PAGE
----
If you want "as tight a headspace as possible", wouldn't you headspace off a FL resized piece of brass from your own dies?

It seems to me (and is the main point of this post) that sizing to SAAMI minimum spec, defeats the purpose if you know right off the bat that your brass, sized in your own dies, is significantly shorter than from breech face to datum line than the minimum spec.

I'm not arguing, just trying to understand :o

--Duck911

243winxb
October 2, 2011, 12:16 AM
My point is , did your die push the shoulder back on sizing? If it did, you are OK. A fired case will at times get shorter on firing, giving a false reading. On FL sizing, the body must be sized smaller to push the shoulder forward. First, I am confused because nowhere in the SAAMI spec I am looking at does the number 1.627 exist. The cartridge drawing lists length to datum line of 1.6340" - .007" this = 1.627" But the whole point of my post is, this should only matter if you're planning on firing factory ammo, and I am not.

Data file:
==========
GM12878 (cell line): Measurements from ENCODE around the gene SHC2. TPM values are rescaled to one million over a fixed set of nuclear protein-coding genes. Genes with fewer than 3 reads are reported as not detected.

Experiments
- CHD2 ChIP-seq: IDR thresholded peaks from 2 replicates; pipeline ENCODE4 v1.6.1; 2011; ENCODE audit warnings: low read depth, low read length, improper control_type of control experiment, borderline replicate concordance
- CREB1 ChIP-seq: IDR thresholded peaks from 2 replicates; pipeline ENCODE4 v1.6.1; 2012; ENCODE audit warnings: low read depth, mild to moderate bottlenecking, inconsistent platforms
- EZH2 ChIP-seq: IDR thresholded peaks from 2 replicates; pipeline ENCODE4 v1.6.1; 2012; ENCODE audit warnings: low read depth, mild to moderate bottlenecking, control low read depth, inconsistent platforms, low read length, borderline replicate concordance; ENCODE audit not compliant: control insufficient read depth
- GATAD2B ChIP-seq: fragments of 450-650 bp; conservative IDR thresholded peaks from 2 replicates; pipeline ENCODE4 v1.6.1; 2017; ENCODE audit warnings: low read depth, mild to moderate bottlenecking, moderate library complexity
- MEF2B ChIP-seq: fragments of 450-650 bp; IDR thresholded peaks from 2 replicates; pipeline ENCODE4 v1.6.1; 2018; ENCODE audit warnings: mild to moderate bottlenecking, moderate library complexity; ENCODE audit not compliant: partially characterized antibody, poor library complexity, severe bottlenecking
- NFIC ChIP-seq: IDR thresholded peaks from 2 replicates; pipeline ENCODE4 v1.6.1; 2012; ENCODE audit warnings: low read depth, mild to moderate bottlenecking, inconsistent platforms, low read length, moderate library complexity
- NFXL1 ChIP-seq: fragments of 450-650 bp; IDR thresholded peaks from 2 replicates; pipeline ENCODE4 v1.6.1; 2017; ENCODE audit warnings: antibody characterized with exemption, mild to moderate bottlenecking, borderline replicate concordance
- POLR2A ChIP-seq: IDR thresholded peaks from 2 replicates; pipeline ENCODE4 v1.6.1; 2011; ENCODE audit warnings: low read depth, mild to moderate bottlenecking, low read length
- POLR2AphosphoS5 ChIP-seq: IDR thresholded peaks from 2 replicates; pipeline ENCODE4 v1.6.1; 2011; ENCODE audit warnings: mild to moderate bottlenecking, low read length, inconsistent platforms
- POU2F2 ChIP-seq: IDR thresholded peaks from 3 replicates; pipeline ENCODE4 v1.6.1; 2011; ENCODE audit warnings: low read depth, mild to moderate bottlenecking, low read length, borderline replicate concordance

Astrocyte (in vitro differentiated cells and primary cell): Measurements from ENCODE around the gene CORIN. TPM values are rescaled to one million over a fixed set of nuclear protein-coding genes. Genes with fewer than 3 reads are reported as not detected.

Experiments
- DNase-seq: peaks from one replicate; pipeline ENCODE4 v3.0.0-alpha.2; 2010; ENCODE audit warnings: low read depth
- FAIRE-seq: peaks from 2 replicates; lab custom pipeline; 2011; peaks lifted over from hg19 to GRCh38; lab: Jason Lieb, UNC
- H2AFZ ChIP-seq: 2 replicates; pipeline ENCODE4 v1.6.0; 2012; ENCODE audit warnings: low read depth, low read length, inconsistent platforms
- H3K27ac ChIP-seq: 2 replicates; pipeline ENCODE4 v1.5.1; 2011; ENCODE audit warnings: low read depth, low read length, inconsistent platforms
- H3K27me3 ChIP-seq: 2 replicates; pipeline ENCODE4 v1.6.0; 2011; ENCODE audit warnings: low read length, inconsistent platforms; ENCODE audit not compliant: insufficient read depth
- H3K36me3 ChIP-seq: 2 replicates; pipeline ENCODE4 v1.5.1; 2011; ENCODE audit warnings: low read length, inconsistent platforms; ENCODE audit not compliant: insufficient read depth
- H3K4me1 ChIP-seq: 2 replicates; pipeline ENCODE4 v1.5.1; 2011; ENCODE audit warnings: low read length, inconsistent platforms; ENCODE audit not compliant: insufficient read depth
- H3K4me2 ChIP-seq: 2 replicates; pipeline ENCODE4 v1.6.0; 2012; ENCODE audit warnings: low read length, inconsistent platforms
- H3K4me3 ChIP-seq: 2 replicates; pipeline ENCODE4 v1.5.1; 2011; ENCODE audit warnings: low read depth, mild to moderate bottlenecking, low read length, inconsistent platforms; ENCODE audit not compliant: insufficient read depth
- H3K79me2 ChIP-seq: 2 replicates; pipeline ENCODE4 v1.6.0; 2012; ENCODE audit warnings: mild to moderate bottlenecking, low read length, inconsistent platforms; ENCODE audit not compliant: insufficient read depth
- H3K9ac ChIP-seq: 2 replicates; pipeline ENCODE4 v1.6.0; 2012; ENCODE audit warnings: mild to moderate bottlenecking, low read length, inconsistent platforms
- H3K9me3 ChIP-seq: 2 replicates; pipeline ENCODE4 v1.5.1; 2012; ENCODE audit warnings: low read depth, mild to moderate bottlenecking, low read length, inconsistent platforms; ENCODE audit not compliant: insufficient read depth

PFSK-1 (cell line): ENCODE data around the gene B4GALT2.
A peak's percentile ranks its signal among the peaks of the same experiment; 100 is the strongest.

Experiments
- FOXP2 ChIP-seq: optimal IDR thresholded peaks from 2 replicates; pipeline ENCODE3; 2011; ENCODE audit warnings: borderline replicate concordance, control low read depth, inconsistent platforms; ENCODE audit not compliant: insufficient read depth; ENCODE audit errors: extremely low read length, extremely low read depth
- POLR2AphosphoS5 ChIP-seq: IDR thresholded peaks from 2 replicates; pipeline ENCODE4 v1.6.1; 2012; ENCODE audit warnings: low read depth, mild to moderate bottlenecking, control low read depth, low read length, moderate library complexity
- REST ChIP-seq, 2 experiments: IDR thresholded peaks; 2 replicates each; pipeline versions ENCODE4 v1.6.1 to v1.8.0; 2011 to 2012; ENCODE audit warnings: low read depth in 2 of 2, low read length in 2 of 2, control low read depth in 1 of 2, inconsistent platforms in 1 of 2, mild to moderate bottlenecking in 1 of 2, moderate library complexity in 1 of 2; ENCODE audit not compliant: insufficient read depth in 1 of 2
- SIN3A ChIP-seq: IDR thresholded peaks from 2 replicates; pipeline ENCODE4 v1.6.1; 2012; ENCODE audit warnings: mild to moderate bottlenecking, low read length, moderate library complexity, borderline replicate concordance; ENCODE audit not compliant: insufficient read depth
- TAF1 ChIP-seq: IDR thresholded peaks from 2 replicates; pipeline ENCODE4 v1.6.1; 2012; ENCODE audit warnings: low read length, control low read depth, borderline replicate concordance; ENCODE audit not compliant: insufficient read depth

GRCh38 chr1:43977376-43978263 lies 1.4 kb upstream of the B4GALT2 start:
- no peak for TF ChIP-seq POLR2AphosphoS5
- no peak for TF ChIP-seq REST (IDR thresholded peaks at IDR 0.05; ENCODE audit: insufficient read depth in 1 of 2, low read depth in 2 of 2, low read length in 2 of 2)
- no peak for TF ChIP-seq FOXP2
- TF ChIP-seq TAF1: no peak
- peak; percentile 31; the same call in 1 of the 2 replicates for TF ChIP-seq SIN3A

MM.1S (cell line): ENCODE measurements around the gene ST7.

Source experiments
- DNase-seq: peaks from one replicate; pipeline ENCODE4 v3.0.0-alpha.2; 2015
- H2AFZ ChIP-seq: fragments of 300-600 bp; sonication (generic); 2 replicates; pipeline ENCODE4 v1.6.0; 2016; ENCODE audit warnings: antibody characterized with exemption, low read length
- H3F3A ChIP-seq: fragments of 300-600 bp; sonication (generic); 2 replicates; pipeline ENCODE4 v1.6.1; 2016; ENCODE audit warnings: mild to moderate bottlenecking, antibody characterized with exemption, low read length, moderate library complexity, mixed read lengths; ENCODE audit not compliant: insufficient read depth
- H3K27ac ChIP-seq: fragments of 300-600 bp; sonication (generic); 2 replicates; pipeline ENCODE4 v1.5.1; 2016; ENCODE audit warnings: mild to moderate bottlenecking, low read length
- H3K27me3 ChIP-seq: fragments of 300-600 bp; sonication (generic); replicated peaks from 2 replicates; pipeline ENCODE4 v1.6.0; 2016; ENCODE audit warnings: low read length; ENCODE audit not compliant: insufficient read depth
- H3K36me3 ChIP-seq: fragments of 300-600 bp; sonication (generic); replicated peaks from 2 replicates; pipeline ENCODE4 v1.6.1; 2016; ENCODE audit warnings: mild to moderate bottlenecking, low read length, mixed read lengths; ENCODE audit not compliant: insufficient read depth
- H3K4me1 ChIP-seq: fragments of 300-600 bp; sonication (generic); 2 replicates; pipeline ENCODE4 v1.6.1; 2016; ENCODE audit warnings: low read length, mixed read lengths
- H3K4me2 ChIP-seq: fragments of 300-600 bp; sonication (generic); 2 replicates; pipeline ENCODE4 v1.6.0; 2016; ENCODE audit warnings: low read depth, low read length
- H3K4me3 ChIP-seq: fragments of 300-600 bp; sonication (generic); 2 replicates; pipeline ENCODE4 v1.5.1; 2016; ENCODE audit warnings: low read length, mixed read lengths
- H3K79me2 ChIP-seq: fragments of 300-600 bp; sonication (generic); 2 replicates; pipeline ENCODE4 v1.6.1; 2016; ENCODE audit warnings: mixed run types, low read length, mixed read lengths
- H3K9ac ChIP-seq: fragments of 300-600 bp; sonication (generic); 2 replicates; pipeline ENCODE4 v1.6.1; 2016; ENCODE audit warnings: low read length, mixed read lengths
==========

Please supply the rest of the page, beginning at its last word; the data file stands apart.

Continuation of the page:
Yes i get that. Just make sure your FL die has pushed the shoulder back on the sized case.

fguffey
October 2, 2011, 12:53 AM
Duck, the term and concept of head space is owned by a very large group of possessive reloaders? I make go, no and beyond gages from a go-gage, I check chamber length as in 30/06 with a field gage, I check head space with a feeler gage. I make 26 head space gage in thousands from +.012 to shorter than a minimum length case to +.014 thousands longer than a minimum length/full length case and I can check head space on a 30/06 with a 280 Remington case and everyone knows the bolt in a 30/06 chamber will not close on a case that is too long for the chamber.

I am interested in knowing what you refer to as being a collar.

I am sure the Savage’s adjustable chamber has been discussed, I do not shoot gages I shoot ammo, none of my chambers are adjustable, for that reason I adjust the length of the case, the rest of the head spacers chamber a round, pull the trigger and become fire formers, I form first then fire, that gets me once fired cases, and I make datums, I collect datums and I purchase datums, the rest of the head spacers draw little lines with arrows, like it is right there.